Before dawn, I viewed the Temple Mount spread out below me with the Dome of the Rock shrouded in the shadow of the hill behind me. How often I had seen pictures of this scene. Now for the first time, in August of 2000, I stood overlooking Jerusalem on the Mount of Olives.
Accompanied by a rabbi friend, I set up my television camera to capture the first morning light on this amazing place, a site that increasingly is becoming this planet’s geopolitical ground zero.
Jerusalem Temple Mount
Hundreds of years before Christ, the Hebrew prophets also spoke of our age, when Jews, after an absence of centuries, would again control Jerusalem during a tumultuous time. In biblical language perfectly describing our age—an unparalleled time of potential for terror—the prophets of old assure us the Messiah, Jesus, will come again. He will split the mountain on which I was standing. The returning Christ will bring the world a new spirit and will transform humanity.
City of peace, city of war
In only a few weeks, the risk of being stoned or shot would make it impossible for my rabbi friend and me to stand on that spot in the city’s east side. The Palestinian intifada, or uprising, of 1987 began anew that September on the temple platform when enraged young Palestinians hurled rocks down on Jewish men as they prayed.
Jerusalem, a place of interminable bloodshed, is one of the world’s oldest inhabited cities. The “city of peace” has experienced more titanic upheavals than any other city still standing. It survives even while sources of terror work under the veneer of civilization.
It is there that the deepest differences in cultures clash, doctrines about God collide, the aspirations of feuding peoples conflict, claims on major chunks of real estate compete and the grudges of centuries fester.
Little grace can be found in Jerusalem today even though Arabs and Jews descend from a common ancestor, the biblical patriarch Abraham. No divine spiritual favor works in the hearts of these cousins to overcome millennia of religious and historical differences.
Jerusalem’s anguish is a crisis of the heart, submerged under the law of defective human nature—conflicted, confused and confounded in its attempts at lasting peace.
Jerusalem is, in many ways, a microcosm of the world.
Destructive thoughts, words and deeds
People have always been stuck in cultures that trap them, molding their minds and opinions and distorting their sense of what is possible and appropriate.
Often evil captivates them; they begin thinking that something evil is good. Nations blindly but willingly follow deceiving and deceived rulers.
The Bible shows that our negative spiritual environment began with Adam and Eve under the influence of mankind’s common enemy, Satan, a former “covering cherub” (Ezekiel 28:16) whose name (which means “adversary”) implies his adversity to God and man. Jesus appropriately called him the father of lies (John 8:44, New International Version).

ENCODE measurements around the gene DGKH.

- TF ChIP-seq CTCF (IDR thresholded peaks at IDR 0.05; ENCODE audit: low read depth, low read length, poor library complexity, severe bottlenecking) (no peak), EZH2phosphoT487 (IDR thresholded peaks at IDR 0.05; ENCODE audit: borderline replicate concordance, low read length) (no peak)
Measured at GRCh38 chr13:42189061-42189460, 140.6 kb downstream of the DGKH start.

Satan’s influence disrupted the first family and conditioned Cain, the firstborn son of Adam and Eve, to murder his brother Abel. A world of violence and suffering continues to our time.
Throughout history destructive patterns of thought, beliefs and actions have been mankind’s greatest blocks to growth and the cause of conflicts even among nations. The sad history recorded in the Bible is no different from the events of the last 2,000 years.
What was in the head and heart of the 21-year-old Palestinian Arab who blew himself up with 21 Jewish teenagers and young adults in June as the Sabbath evening darkened on Tel Aviv’s Mediterranean beach promenade?
Many Muslims are not in favor of suicide bombings, and some Muslim clerics have spoken out against them as an offense to Islam.
For years the extreme elements of the Palestinian Authority have approved school textbooks teaching children and teenagers it is a great honor and God’s will to martyr themselves by the “righteous” act of killing Jews for the liberation of Jerusalem. As a result, many are willing to die with the promise of a heavenly reward.
On hearing of his son’s martyrdom, the father extolled his suicide as a righteous act. He said he wished he had many more sons who would do the same.
These horrific actions flow from teachings and beliefs ingrained from early childhood. Tragically, conflicts are often kept alive by political and community leaders claiming to be messiahs sent to conquer the enemies of the people. Their relentless agenda to sustain conflict buttresses their status as leaders.
They assert murder and suicide are the way of God. They most assuredly are not.
Religion without excuse
Muslims, Jews and Christians cannot look to God to justify violence for their own purpose. For instance, the Koran is acknowledged as the most sacred text for more than one billion Muslims. It recognizes the law God gave Moses as universal, the Old and New Testaments as sacred texts and Jesus as a prophet.